Australian Institute of Health and Welfare (2022) Australia's children, AIHW, Australian Government, accessed 10 February 2023.
Australian Institute of Health and Welfare. (2022). Australia's children. Retrieved from https://www.aihw.gov.au/reports/children-youth/australias-children
Australia's children. Australian Institute of Health and Welfare, 25 February 2022, https://www.aihw.gov.au/reports/children-youth/australias-children
Australian Institute of Health and Welfare. Australia's children [Internet]. Canberra: Australian Institute of Health and Welfare, 2022 [cited 2023 Feb. 10]. Available from: https://www.aihw.gov.au/reports/children-youth/australias-children
Australian Institute of Health and Welfare (AIHW) 2022, Australia's children, viewed 10 February 2023, https://www.aihw.gov.au/reports/children-youth/australias-children
Get citations as an Endnote file:
PDF | 17.6Mb
Good oral health is central to a person’s overall health and wellbeing, positively affecting their quality of life, social interactions and self-esteem (COAG 2015). Without it, a person’s quality of life can be compromised, with pain, discomfort and embarrassment affecting the ability to eat, speak, sleep and socialise confidently. Good oral health in children can also indicate good oral health in adults (AIHW 2016a).
Dental caries, commonly known as dental decay, refers to the development of cavities (small holes) in the teeth that compromise the health and structure of the tooth. It is the most prevalent oral disease among Australian children (AIHW 2016b, 2019).
In 2011, dental decay was the 7th leading cause of total disease burden among boys aged 5–14, and the 4th among girls, accounting for 4.3% and 5.1% of the total burden of disease, respectively (AIHW 2016b).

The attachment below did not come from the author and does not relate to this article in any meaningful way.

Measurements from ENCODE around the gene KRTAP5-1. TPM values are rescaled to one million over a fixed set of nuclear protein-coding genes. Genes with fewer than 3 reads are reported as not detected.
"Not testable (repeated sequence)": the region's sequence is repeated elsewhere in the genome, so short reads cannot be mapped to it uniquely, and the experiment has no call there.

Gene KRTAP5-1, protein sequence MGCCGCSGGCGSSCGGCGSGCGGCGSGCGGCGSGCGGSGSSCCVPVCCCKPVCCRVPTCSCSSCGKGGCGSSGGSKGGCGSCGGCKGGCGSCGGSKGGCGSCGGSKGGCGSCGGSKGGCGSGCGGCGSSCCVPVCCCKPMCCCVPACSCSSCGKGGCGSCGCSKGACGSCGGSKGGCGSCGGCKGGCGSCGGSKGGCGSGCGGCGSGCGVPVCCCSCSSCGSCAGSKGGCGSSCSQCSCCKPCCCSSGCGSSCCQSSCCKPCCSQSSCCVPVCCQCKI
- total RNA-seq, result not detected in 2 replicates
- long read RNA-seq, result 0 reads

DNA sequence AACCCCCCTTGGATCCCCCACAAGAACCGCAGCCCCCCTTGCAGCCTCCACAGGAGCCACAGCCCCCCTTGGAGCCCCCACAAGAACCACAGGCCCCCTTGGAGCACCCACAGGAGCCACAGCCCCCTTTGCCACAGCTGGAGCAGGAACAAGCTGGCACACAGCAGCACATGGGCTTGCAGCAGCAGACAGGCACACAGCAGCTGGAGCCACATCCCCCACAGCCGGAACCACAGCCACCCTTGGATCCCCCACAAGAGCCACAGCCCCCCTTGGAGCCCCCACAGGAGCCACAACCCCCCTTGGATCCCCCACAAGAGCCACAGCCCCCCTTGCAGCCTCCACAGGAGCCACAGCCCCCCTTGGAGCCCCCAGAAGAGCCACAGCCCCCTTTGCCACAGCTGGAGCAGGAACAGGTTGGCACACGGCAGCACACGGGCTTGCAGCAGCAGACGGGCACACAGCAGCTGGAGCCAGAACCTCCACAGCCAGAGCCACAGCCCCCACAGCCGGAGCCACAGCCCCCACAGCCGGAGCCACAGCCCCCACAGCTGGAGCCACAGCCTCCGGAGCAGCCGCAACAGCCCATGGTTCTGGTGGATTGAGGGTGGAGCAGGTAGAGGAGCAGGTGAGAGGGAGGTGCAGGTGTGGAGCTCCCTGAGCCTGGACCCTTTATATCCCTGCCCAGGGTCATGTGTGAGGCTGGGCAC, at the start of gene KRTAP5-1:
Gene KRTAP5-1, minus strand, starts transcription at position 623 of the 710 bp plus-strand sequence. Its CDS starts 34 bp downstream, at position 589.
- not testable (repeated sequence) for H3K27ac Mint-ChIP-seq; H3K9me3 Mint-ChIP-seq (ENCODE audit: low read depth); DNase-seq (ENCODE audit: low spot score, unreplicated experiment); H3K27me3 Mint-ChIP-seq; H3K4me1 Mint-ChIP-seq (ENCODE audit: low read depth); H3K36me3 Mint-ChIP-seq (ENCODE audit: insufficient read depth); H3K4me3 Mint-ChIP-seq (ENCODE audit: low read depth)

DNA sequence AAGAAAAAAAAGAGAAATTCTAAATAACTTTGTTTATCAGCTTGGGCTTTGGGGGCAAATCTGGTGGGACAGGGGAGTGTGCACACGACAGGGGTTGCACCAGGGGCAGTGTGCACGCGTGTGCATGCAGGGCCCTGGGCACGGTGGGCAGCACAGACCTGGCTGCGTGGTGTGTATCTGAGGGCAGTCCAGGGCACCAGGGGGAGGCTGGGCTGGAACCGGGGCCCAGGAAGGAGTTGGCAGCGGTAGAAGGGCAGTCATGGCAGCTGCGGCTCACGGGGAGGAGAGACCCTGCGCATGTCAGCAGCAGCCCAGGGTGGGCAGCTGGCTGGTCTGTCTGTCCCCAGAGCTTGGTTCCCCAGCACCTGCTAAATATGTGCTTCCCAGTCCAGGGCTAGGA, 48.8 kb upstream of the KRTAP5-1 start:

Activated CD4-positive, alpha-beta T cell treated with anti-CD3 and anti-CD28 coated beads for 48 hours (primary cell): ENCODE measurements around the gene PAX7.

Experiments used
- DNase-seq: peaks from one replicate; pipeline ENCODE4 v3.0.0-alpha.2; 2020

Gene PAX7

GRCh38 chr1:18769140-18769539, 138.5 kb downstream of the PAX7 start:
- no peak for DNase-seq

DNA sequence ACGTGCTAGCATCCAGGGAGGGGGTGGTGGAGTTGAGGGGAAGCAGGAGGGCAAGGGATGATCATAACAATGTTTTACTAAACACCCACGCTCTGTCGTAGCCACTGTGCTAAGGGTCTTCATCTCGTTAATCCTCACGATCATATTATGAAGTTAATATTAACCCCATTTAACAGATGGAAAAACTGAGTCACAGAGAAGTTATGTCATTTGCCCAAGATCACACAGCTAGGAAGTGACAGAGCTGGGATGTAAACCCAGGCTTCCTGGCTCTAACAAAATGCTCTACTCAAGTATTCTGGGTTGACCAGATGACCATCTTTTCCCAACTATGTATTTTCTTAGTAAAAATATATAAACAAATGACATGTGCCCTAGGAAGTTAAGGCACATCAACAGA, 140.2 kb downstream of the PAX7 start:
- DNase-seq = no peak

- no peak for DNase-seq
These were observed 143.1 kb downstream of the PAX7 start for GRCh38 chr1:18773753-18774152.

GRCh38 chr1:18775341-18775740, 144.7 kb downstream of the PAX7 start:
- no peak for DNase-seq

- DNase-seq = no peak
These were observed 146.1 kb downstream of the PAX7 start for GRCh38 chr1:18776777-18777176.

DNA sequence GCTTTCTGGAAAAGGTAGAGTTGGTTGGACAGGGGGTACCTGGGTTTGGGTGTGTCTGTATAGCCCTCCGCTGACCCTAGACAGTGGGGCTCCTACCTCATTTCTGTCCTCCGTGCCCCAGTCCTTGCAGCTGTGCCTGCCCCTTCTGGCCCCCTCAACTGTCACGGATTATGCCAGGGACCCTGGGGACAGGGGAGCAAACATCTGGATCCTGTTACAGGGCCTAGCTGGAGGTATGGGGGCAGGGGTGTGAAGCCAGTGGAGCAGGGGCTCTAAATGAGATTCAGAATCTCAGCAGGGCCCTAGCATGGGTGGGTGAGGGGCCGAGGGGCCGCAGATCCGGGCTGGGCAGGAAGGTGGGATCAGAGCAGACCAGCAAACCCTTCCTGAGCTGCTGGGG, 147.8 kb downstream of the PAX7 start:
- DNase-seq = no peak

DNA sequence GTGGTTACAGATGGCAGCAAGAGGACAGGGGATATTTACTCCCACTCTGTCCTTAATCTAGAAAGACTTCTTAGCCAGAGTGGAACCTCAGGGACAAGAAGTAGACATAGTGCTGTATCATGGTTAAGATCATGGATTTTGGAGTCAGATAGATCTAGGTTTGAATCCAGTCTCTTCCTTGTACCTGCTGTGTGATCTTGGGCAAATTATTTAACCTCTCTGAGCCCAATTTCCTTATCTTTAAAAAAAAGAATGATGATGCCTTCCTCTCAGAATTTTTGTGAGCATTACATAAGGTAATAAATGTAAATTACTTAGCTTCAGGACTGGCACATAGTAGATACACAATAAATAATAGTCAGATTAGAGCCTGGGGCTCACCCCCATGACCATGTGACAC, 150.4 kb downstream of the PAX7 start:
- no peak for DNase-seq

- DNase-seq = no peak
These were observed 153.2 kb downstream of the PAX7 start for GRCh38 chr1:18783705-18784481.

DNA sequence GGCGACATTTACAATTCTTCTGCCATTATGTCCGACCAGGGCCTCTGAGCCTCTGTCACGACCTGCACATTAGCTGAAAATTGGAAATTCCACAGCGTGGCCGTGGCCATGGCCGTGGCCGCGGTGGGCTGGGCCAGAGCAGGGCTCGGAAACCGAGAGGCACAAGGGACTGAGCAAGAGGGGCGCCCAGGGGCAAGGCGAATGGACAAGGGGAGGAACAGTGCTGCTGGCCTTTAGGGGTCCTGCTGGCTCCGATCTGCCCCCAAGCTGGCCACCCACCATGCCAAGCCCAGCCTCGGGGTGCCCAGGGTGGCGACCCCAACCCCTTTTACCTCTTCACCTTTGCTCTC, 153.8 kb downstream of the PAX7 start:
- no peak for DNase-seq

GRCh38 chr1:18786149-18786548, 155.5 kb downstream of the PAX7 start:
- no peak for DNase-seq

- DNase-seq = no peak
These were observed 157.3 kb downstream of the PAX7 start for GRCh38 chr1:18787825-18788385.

A complex interaction of factors contribute to a person’s oral health and their risk of developing dental decay, including:
Some factors include:
If left untreated, dental decay can cause infection and the systemic spread of disease (NACDH 2012).
Most dental diseases are largely preventable. Early preventive strategies include:
The most recent data available on child dental health is from the National Child Oral Health Study 2012–14, a cross-sectional study of children aged 5–14 that included a clinical examination component and a parental questionnaire.
Younger children normally have a combination of primary (baby) teeth and permanent teeth. As such, data for both sets of teeth are reported here separately.
By age 12, most children have lost all their primary teeth and gained their permanent teeth, therefore data for children over age 10 only relates to permanent teeth. Both sets of teeth are important for a child’s health and development.
The study also found that with children aged 6–14:
The prevalence of tooth decay increased with age. Children aged 7–8 and 9–10 were more likely to have experienced decay in their primary teeth (45% and 46%, respectively) than younger children aged 5–6 (34%). Older children aged 12–14 were also more likely to have experienced decay in their permanent teeth (38%) than younger children aged 6–8 and 9–11 (9% and 23%, respectively) (Figure 1).
Across all age groups, a similar proportion of boys and girls had experienced decay in their primary and permanent teeth.
Source: National Child Oral Health Study 2012–14, published in Ha et al. 2016.
The number of teeth decayed, missing or extracted due to decay, or teeth with fillings, is an important indicator of dental health (Box 2).
A score that counts the number of teeth (t) that are decayed (d), missing due to caries (m) or filled because of caries (f):
Children aged 5–10 had an average of 1.5 decayed, missing or filled primary teeth (dmft). The average number of dmft was higher in children aged 7–8 (1.7) than those aged 5–6 (1.3) and 9–10 (1.5).